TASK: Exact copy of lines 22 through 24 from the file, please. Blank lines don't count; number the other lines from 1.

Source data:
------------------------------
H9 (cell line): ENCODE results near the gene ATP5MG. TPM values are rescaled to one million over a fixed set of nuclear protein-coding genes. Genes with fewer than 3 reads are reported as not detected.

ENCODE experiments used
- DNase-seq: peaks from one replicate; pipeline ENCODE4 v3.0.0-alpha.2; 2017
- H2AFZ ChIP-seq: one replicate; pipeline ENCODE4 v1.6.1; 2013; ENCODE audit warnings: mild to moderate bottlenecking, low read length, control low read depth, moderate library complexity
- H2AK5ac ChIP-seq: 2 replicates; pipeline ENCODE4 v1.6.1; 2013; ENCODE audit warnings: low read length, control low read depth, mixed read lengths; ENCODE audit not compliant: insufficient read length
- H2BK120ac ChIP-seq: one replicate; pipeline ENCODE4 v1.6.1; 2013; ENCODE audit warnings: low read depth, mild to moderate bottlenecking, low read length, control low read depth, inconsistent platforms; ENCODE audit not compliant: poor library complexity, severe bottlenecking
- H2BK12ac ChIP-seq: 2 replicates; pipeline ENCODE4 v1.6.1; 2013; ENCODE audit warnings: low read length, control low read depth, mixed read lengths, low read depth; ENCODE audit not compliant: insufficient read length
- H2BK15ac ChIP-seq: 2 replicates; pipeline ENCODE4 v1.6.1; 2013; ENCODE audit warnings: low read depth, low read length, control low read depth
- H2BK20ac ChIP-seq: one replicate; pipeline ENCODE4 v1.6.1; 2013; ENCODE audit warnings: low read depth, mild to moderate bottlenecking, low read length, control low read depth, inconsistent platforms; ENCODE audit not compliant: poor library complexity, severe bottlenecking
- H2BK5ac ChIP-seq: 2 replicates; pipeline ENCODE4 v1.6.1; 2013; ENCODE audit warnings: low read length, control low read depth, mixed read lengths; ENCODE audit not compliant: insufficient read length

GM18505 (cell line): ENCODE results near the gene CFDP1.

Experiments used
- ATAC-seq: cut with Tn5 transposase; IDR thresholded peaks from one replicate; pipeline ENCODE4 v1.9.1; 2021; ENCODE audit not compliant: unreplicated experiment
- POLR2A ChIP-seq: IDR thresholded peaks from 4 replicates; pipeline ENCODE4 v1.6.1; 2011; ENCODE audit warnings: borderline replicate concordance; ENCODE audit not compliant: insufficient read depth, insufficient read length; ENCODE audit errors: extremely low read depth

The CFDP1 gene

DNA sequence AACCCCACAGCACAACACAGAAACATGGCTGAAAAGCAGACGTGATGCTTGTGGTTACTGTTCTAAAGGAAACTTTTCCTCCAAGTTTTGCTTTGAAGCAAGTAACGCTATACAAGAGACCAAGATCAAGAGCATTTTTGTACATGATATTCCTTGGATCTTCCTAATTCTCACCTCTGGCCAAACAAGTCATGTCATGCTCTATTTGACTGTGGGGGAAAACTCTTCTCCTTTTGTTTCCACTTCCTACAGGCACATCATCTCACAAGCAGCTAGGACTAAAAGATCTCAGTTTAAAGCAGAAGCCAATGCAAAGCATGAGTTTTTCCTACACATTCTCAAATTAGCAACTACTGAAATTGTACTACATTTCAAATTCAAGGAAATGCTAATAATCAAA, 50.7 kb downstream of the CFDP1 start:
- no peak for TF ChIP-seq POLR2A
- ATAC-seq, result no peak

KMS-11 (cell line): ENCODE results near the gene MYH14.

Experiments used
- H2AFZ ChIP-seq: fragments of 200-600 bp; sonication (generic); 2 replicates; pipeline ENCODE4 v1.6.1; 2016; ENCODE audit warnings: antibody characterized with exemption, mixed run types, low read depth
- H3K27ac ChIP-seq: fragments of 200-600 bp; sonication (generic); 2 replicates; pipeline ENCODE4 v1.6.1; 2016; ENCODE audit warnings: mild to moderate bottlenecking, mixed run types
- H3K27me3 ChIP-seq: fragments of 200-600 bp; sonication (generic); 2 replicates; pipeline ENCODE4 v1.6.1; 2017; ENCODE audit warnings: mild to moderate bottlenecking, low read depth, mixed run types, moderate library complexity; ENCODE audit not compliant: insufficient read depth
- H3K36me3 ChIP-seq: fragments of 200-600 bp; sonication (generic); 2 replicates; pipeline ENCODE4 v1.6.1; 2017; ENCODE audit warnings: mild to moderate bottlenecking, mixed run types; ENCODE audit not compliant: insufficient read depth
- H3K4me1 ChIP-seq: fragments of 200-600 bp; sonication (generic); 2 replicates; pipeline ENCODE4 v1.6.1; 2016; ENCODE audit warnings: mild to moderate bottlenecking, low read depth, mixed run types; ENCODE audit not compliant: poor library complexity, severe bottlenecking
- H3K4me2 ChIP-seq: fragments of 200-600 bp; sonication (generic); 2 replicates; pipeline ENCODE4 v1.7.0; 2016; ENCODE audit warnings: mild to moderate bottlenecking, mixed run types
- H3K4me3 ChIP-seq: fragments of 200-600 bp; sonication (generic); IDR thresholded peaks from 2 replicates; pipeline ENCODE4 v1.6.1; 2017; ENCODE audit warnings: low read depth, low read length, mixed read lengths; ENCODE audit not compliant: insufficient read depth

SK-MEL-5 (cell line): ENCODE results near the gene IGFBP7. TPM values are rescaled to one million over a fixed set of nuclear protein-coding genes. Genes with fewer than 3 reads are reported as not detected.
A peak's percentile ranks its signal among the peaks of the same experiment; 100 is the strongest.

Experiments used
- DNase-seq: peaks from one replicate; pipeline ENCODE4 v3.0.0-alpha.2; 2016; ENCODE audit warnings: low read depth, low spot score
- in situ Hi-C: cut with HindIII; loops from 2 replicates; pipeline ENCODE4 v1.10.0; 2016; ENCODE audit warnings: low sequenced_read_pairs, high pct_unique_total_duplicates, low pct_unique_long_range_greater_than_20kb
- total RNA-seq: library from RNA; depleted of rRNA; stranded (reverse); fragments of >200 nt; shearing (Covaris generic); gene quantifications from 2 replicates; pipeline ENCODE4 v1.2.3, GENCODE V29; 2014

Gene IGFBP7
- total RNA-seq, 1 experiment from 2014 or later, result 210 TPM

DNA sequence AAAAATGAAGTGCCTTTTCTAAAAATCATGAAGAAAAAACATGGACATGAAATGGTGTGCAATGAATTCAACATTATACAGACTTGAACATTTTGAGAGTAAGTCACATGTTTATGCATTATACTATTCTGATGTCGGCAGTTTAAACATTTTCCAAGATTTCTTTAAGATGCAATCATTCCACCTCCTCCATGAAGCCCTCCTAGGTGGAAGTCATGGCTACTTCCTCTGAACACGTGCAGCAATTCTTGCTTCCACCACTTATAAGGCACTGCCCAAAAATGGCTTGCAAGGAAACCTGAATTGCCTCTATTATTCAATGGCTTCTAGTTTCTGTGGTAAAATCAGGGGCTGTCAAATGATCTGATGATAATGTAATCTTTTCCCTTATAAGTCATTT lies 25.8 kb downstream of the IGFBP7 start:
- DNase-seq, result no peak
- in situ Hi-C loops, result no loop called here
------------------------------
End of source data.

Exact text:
- H3K27ac ChIP-seq: fragments of 200-600 bp; sonication (generic); 2 replicates; pipeline ENCODE4 v1.6.1; 2016; ENCODE audit warnings: mild to moderate bottlenecking, mixed run types
- H3K27me3 ChIP-seq: fragments of 200-600 bp; sonication (generic); 2 replicates; pipeline ENCODE4 v1.6.1; 2017; ENCODE audit warnings: mild to moderate bottlenecking, low read depth, mixed run types, moderate library complexity; ENCODE audit not compliant: insufficient read depth
- H3K36me3 ChIP-seq: fragments of 200-600 bp; sonication (generic); 2 replicates; pipeline ENCODE4 v1.6.1; 2017; ENCODE audit warnings: mild to moderate bottlenecking, mixed run types; ENCODE audit not compliant: insufficient read depth